2 minute read
30 Nov 2018
2:13 pm

Cheryl Zondi was not protected, says Zulaikha Patel during ‘silent march’


The young activist says the picket is aimed at sending a very strong message to society.

Young activist Zulaikha Patel. Picture: Jonisayi Maromo/ANA

Scores of rights activists embarked on a “silent protest” in Pretoria CBD on Friday, posing with placards in the middle of busy streets, denouncing the abuse of women and girls across South Africa.

Organisers of the picket – student activists Zulaikha Patel and Boitumelo Thage – were however unhappy with widespread media reports previewing their demonstration as a “naked protest”.

Patel told journalists outside the Pretoria Magistrate’s Court along Francis Baard Street in Pretoria: “We are the planners, and we initiated the protest. We both initiated this protest on the terms of agreeing that we both know that this is not a naked protest but instead this is a silent demonstration.

“We both agreed that we were coming in white tops and shorts because we also wanted to make sure a statement that [one’s] clothing is not consent.”

Patel said the “silent protest” was aimed at sending a very strong message to society, highlighting the scourge of abuse “so that the justice system can start protecting the victims”.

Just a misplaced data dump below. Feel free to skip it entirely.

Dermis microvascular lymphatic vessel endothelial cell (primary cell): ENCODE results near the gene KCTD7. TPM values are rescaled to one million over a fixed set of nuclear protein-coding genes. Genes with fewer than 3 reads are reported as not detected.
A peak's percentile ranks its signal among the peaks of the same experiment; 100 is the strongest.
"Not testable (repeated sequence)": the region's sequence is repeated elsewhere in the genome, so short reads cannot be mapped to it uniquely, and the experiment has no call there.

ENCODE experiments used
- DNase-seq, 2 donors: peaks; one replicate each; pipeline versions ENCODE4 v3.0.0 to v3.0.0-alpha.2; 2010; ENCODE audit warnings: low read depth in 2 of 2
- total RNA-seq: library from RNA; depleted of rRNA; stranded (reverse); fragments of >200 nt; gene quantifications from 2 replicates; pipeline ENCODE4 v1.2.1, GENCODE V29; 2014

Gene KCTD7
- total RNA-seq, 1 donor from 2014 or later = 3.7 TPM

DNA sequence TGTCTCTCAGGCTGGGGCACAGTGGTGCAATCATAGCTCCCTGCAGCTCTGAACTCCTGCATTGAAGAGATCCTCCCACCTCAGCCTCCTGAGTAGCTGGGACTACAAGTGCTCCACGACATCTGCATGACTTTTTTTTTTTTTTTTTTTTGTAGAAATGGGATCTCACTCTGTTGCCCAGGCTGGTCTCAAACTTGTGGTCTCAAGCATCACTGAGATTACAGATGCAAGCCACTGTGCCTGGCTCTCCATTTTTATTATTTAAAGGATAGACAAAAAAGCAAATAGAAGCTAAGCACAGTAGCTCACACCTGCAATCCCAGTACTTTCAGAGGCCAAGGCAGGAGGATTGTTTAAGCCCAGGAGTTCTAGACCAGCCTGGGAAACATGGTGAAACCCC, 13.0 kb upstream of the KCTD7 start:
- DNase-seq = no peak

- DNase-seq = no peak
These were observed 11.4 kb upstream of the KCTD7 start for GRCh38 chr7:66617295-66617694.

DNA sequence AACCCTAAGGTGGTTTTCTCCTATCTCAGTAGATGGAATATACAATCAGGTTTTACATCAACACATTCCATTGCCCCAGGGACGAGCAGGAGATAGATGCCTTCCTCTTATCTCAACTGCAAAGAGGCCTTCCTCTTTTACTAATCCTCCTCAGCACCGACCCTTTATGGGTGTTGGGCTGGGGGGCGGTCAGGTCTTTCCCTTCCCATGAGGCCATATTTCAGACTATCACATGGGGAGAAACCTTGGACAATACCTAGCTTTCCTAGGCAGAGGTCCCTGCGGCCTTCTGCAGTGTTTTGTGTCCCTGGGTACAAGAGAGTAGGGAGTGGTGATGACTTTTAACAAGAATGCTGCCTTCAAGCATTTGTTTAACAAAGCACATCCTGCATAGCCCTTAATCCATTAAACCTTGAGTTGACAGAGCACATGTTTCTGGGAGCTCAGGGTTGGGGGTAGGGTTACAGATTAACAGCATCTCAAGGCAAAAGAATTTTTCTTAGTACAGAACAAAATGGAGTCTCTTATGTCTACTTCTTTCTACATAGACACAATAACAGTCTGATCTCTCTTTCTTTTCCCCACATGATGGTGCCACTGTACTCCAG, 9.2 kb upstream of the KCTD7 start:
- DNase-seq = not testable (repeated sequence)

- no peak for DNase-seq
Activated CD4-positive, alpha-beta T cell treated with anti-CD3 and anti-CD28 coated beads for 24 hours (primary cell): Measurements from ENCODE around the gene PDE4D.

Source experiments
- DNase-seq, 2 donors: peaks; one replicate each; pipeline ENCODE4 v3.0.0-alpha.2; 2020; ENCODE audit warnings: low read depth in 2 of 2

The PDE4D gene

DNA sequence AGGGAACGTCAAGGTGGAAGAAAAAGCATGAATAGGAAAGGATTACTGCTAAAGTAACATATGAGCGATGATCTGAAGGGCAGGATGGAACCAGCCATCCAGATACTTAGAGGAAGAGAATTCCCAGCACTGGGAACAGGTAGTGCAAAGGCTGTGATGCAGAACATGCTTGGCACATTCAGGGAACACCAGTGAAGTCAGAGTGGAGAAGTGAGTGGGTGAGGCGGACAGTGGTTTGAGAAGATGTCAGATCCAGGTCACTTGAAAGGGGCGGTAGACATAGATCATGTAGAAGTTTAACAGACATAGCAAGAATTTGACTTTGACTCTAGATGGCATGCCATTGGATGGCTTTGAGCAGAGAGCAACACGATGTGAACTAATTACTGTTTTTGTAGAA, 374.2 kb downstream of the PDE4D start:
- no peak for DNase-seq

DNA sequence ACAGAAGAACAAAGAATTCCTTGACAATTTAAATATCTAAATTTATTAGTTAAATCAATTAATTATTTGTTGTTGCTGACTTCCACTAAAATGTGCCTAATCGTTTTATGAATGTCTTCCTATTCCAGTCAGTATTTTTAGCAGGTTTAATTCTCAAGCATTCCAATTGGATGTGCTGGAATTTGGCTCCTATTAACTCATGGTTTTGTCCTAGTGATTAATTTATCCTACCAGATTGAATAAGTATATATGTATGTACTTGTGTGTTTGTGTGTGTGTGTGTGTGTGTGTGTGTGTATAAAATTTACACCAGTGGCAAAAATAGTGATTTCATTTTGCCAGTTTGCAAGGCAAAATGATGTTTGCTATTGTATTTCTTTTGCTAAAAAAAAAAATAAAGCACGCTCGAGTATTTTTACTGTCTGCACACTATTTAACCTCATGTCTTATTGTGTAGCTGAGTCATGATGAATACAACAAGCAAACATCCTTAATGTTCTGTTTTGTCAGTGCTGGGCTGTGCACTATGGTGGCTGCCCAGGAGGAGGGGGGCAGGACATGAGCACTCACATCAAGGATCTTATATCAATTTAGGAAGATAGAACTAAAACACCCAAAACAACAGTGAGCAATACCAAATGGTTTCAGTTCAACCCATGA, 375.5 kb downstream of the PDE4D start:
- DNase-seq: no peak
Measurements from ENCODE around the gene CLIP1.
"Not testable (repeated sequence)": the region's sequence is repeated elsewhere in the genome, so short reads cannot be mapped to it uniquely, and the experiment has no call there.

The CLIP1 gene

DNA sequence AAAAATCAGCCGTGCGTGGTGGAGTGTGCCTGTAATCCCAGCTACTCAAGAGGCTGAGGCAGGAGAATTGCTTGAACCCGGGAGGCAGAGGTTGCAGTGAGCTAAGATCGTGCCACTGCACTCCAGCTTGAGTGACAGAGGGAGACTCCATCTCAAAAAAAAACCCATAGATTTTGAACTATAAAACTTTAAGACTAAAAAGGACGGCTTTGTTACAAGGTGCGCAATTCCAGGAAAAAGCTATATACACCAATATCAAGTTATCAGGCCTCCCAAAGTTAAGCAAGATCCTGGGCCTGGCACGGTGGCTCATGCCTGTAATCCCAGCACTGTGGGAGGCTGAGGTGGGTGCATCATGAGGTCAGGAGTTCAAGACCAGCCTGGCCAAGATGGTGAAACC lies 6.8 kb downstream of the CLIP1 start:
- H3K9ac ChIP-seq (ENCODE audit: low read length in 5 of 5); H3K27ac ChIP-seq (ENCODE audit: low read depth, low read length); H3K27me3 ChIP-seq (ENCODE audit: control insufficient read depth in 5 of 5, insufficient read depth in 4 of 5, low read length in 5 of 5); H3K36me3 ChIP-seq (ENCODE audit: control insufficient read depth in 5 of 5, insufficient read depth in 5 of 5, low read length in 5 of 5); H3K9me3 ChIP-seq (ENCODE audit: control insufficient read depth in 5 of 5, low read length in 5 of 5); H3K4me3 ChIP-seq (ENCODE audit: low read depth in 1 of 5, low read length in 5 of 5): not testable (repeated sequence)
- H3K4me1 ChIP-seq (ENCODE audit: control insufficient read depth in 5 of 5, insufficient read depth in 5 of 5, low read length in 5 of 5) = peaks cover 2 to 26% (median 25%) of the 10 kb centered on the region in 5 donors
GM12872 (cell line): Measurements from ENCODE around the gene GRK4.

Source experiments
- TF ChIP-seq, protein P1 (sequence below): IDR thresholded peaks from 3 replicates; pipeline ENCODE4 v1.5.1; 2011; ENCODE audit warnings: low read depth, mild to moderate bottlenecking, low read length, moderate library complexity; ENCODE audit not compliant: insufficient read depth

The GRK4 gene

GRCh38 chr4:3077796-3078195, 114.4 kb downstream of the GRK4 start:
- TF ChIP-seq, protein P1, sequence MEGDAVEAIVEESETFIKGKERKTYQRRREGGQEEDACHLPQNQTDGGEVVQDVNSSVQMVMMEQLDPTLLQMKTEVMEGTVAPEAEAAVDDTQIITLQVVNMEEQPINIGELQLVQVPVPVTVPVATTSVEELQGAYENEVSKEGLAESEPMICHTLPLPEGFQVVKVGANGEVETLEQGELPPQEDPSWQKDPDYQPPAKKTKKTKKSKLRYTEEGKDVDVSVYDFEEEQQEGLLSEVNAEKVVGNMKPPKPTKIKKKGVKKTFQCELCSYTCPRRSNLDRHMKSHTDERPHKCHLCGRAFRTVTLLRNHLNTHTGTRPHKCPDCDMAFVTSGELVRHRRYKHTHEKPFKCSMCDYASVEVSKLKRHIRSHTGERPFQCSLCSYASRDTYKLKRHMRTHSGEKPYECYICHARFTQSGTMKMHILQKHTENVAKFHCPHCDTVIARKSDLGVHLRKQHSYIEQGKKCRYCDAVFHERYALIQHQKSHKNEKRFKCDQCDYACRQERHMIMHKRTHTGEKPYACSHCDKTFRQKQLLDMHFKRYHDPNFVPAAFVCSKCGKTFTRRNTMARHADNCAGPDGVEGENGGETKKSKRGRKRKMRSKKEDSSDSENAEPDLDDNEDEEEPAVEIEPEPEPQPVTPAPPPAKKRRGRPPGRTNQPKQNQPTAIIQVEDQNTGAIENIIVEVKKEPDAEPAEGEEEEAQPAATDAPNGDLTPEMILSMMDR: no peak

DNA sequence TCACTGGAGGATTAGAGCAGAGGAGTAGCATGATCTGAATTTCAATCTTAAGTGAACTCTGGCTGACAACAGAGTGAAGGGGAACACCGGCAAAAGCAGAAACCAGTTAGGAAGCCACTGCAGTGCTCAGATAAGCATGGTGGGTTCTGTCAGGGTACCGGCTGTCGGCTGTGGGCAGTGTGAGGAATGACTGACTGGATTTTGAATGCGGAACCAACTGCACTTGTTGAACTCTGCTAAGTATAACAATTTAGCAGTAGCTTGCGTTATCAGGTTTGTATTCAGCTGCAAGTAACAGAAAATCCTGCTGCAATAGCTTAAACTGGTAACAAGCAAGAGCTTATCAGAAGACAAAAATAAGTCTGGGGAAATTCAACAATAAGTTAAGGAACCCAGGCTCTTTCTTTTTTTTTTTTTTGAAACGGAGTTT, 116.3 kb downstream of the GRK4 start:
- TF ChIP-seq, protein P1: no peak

“We feel that victims aren’t protected. If you look at Cheryl Zondi, the questions that she was asked, she wasn’t protected at all as a victim,” said Patel.

Thage said, as a young woman growing up in South Africa, she faces daily uncertainty and fears of falling victim to the rampant crime targeted particularly at women and girls.

“I know that for some women, we live with the fear of not being able to go back home. When I leave home in the morning, my parents [have that fear that] I may not come back home, or I might come back maybe as a headline. Having those fears, and walking around the streets, men look at us like we were pieces of meat or objects that can easily be taken.”

The pair of “radical black feminists” were joined by their peers and they stood at different busy intersections waving placards denouncing abuse and femicide.

Several motorists hooted in support of the young people.

University of South Africa student Rebaone Maweni said she was also taking part in the protest because it had become “apparent” that abusers were treated according to their skin colour.

Citing the ongoing rape trial of Nicholas Ninow, who is accused of raping a seven-year-old girl in a Silverton Dros restaurant, Maweni said the justice system is failing the victim.

“There is still white supremacy and apartheid is still in existence. If it was just a normal black guy, he would have been in jail a long time ago. But because he is white, he is being examined, being taken to mental institutions for examination. This man [Ninow] was there, and there was a video of him doing whatever he was doing to the kid. There is enough proof,” said Maweni.

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